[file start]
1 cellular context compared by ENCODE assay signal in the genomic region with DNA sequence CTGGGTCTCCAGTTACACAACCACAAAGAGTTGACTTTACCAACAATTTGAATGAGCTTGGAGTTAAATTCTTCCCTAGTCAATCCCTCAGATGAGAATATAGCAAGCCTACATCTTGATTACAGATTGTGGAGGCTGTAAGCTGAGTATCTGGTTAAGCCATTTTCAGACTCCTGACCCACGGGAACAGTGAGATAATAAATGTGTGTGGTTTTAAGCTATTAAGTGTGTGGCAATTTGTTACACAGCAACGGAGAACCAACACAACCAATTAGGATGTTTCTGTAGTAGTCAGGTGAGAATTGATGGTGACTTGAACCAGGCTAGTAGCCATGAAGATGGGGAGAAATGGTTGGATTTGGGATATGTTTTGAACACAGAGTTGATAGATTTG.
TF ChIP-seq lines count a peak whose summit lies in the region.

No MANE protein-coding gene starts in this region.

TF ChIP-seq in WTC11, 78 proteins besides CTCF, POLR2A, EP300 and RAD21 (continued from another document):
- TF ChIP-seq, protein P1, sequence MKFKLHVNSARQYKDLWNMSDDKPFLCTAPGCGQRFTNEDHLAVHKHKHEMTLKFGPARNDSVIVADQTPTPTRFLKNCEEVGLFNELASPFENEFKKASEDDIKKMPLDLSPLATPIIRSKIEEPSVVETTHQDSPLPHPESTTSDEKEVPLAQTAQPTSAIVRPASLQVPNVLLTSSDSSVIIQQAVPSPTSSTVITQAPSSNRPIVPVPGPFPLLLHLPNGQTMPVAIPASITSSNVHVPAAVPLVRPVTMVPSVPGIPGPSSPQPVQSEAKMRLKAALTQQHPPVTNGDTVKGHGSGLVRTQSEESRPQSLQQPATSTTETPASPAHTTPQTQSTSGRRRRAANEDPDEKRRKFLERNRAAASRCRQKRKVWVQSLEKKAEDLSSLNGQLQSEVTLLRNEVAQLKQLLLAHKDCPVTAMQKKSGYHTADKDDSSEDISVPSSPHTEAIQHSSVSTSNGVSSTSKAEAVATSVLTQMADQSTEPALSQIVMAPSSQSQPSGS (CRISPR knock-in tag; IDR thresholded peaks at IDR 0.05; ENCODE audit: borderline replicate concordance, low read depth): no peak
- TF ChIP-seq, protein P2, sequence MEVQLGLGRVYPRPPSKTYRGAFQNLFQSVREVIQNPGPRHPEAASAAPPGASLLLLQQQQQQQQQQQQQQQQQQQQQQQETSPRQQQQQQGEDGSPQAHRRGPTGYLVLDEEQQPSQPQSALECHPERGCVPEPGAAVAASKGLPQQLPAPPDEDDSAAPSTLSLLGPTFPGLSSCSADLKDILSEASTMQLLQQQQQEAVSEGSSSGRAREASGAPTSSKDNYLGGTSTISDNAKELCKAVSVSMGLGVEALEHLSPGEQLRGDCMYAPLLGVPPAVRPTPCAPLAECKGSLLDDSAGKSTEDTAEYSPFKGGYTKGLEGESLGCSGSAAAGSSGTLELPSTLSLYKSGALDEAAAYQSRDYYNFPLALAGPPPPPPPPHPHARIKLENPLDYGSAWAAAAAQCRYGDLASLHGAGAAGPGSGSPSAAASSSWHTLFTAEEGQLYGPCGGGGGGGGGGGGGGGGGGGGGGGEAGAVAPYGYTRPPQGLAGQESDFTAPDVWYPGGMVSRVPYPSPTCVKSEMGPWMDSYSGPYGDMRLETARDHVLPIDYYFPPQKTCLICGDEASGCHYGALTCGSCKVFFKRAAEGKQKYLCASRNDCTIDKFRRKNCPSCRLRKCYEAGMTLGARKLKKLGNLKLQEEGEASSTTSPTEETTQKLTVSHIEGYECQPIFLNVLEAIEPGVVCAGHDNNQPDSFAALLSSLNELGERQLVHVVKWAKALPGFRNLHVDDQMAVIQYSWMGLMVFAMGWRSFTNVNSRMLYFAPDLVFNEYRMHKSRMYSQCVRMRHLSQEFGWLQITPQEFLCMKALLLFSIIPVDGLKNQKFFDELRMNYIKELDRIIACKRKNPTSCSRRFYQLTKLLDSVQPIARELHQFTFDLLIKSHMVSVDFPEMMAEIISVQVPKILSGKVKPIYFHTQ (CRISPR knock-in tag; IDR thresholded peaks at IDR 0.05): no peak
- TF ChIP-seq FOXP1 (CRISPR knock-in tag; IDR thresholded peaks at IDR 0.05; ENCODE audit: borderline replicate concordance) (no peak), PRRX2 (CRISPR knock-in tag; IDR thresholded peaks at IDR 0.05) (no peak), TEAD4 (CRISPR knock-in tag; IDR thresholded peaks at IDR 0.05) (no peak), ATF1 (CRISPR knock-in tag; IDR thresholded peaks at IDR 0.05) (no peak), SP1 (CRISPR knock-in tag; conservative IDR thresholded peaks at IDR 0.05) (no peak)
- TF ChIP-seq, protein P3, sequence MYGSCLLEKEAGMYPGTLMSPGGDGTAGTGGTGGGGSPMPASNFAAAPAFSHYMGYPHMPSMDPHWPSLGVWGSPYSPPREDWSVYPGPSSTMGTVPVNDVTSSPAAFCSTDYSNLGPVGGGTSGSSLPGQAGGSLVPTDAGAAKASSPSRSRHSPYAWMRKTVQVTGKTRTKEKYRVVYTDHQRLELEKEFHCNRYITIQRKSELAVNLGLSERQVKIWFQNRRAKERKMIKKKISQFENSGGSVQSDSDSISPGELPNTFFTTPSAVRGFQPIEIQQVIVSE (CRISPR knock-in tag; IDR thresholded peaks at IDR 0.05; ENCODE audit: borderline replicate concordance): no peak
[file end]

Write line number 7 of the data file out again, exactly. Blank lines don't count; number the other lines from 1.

- TF ChIP-seq FOXP1 (CRISPR knock-in tag; IDR thresholded peaks at IDR 0.05; ENCODE audit: borderline replicate concordance) (no peak), PRRX2 (CRISPR knock-in tag; IDR thresholded peaks at IDR 0.05) (no peak), TEAD4 (CRISPR knock-in tag; IDR thresholded peaks at IDR 0.05) (no peak), ATF1 (CRISPR knock-in tag; IDR thresholded peaks at IDR 0.05) (no peak), SP1 (CRISPR knock-in tag; conservative IDR thresholded peaks at IDR 0.05) (no peak)